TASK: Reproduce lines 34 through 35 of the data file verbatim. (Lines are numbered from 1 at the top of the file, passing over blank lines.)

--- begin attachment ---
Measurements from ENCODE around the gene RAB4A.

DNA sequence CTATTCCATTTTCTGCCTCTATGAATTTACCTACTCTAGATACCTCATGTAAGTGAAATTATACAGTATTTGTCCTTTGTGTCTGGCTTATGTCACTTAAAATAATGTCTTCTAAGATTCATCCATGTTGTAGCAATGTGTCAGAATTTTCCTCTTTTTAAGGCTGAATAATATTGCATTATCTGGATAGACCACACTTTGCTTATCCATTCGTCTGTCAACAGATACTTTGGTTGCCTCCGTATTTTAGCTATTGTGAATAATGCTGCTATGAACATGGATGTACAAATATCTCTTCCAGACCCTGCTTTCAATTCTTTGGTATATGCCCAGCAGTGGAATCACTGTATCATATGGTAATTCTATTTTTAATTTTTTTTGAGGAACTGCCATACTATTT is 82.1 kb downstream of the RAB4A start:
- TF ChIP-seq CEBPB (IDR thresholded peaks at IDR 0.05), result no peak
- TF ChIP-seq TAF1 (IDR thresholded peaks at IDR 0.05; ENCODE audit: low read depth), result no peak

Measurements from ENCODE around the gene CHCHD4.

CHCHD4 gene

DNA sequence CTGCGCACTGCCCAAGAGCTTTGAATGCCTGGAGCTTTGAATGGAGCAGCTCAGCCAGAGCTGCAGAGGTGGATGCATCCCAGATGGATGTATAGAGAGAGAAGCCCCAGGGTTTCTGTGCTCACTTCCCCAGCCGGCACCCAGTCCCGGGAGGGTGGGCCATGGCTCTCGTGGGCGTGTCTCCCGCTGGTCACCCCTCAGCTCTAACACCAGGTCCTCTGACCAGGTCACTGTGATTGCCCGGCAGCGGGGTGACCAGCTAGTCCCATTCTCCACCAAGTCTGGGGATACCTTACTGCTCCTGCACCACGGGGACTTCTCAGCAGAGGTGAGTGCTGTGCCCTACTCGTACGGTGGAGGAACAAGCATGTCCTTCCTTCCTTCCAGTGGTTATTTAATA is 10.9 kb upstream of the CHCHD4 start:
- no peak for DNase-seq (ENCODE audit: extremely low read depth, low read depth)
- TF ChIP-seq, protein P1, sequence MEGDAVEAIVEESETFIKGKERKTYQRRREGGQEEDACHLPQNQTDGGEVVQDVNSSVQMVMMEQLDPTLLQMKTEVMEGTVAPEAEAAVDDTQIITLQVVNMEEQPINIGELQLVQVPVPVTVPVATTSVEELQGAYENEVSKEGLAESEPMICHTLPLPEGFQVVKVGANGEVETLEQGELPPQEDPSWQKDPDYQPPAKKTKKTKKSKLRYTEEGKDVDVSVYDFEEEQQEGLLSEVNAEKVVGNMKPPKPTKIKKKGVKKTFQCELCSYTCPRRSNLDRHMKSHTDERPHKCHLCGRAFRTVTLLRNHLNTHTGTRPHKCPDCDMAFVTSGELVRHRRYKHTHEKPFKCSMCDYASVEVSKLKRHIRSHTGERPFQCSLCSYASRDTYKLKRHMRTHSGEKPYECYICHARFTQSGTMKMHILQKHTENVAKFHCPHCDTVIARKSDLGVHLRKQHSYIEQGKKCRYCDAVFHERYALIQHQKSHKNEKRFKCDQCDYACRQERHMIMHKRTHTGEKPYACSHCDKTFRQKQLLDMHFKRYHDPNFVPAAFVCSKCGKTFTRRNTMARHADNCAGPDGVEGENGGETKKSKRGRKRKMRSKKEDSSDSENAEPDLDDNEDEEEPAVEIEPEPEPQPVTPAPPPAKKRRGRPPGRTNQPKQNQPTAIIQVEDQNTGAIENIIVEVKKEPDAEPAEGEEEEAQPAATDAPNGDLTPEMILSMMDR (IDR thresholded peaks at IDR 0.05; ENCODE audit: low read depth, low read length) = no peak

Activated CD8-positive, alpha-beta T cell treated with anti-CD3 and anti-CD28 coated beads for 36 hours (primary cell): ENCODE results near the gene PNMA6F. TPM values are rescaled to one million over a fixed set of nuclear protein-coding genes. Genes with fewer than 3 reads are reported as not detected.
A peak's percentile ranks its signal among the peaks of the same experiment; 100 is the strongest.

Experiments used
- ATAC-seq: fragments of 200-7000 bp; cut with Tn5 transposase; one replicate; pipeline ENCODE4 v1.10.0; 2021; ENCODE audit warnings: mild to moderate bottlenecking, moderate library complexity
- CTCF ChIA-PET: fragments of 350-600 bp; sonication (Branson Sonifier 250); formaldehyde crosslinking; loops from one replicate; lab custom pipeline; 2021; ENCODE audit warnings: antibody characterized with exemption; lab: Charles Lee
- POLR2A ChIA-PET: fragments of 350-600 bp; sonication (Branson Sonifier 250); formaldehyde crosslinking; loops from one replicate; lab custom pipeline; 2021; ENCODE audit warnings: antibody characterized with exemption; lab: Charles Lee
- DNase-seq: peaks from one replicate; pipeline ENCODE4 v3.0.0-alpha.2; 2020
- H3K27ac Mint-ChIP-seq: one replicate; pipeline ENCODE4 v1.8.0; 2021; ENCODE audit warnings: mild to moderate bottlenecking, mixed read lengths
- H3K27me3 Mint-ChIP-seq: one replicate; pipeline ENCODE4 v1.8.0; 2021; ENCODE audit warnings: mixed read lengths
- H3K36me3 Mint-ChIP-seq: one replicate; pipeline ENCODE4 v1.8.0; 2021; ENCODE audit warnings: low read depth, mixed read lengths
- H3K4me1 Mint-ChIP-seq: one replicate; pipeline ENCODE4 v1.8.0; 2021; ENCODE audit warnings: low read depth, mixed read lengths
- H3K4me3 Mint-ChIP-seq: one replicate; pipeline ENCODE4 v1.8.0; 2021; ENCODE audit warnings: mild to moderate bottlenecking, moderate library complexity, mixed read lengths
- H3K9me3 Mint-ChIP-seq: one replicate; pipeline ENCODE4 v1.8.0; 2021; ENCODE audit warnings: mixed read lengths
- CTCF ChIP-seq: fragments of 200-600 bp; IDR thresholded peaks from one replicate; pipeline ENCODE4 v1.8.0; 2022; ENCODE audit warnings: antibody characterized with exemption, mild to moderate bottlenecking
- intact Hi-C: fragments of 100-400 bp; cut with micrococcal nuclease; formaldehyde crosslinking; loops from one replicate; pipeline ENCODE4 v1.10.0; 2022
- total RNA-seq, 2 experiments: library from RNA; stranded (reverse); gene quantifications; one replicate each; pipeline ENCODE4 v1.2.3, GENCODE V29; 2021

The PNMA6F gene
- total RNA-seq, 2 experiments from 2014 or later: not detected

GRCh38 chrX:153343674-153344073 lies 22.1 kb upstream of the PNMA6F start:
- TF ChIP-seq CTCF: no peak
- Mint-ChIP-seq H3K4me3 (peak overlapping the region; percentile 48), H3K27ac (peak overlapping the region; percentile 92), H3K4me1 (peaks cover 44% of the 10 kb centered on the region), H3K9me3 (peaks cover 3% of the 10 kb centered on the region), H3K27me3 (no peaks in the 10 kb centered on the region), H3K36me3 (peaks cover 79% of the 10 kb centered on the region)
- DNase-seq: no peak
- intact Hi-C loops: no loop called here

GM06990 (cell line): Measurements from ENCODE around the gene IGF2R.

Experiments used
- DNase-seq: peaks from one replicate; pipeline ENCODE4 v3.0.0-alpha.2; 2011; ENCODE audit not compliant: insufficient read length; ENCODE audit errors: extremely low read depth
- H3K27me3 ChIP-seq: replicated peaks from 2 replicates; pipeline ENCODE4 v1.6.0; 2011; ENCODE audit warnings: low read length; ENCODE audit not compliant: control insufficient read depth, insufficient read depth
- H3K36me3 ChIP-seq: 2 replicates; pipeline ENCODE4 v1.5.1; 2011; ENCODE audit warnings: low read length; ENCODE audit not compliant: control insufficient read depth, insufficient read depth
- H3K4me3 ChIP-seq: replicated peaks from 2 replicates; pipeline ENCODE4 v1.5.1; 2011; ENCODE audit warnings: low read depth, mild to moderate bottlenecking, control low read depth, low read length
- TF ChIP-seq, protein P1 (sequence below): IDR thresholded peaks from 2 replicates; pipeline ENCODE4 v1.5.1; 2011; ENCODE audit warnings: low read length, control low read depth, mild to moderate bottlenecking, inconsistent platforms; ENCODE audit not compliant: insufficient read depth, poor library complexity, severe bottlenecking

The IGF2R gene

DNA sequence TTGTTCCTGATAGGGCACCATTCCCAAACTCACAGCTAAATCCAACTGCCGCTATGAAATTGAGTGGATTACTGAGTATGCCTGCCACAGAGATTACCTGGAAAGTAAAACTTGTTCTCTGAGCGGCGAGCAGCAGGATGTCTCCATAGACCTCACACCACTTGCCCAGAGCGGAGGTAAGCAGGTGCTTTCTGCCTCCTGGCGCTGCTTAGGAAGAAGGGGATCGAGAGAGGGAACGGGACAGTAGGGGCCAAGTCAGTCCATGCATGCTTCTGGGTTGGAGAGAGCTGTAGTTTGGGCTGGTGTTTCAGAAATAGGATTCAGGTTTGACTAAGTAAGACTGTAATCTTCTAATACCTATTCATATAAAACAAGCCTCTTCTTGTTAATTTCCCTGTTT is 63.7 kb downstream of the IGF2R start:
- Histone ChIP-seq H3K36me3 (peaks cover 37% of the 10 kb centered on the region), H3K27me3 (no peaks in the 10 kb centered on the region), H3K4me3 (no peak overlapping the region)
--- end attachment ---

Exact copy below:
Experiments used
- DNase-seq: peaks from one replicate; pipeline ENCODE4 v3.0.0-alpha.2; 2011; ENCODE audit not compliant: insufficient read length; ENCODE audit errors: extremely low read depth